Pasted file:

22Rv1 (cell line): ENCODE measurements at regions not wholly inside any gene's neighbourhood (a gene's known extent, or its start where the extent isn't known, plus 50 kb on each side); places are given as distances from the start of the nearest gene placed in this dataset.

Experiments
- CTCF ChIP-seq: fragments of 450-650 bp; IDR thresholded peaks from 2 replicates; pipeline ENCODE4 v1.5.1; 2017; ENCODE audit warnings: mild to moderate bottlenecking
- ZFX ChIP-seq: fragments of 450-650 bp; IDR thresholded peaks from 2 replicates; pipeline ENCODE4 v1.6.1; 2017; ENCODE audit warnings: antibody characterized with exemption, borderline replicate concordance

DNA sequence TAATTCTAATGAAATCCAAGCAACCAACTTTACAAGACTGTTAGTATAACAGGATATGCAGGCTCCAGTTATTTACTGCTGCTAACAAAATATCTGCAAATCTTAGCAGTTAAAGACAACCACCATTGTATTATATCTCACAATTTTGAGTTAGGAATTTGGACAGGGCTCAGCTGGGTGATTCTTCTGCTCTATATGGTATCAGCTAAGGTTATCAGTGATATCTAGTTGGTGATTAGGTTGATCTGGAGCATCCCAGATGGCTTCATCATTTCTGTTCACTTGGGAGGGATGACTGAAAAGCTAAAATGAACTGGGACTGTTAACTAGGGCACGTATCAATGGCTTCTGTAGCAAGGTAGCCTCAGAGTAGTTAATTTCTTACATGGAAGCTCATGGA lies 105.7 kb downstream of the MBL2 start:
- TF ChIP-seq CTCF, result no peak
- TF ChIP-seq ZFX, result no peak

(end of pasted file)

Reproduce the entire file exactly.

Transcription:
22Rv1 (cell line): ENCODE measurements at regions not wholly inside any gene's neighbourhood (a gene's known extent, or its start where the extent isn't known, plus 50 kb on each side); places are given as distances from the start of the nearest gene placed in this dataset.

Experiments
- CTCF ChIP-seq: fragments of 450-650 bp; IDR thresholded peaks from 2 replicates; pipeline ENCODE4 v1.5.1; 2017; ENCODE audit warnings: mild to moderate bottlenecking
- ZFX ChIP-seq: fragments of 450-650 bp; IDR thresholded peaks from 2 replicates; pipeline ENCODE4 v1.6.1; 2017; ENCODE audit warnings: antibody characterized with exemption, borderline replicate concordance

DNA sequence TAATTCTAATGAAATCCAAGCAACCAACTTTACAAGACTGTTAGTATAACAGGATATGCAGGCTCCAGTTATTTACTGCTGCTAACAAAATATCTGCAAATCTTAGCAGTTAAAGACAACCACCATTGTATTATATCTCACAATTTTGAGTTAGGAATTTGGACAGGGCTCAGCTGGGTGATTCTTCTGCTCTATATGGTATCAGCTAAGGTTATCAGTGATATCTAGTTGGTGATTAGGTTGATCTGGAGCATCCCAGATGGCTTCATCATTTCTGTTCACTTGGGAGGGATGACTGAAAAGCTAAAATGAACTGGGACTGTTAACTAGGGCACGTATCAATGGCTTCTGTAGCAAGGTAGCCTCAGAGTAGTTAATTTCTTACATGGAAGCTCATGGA lies 105.7 kb downstream of the MBL2 start:
- TF ChIP-seq CTCF, result no peak
- TF ChIP-seq ZFX, result no peak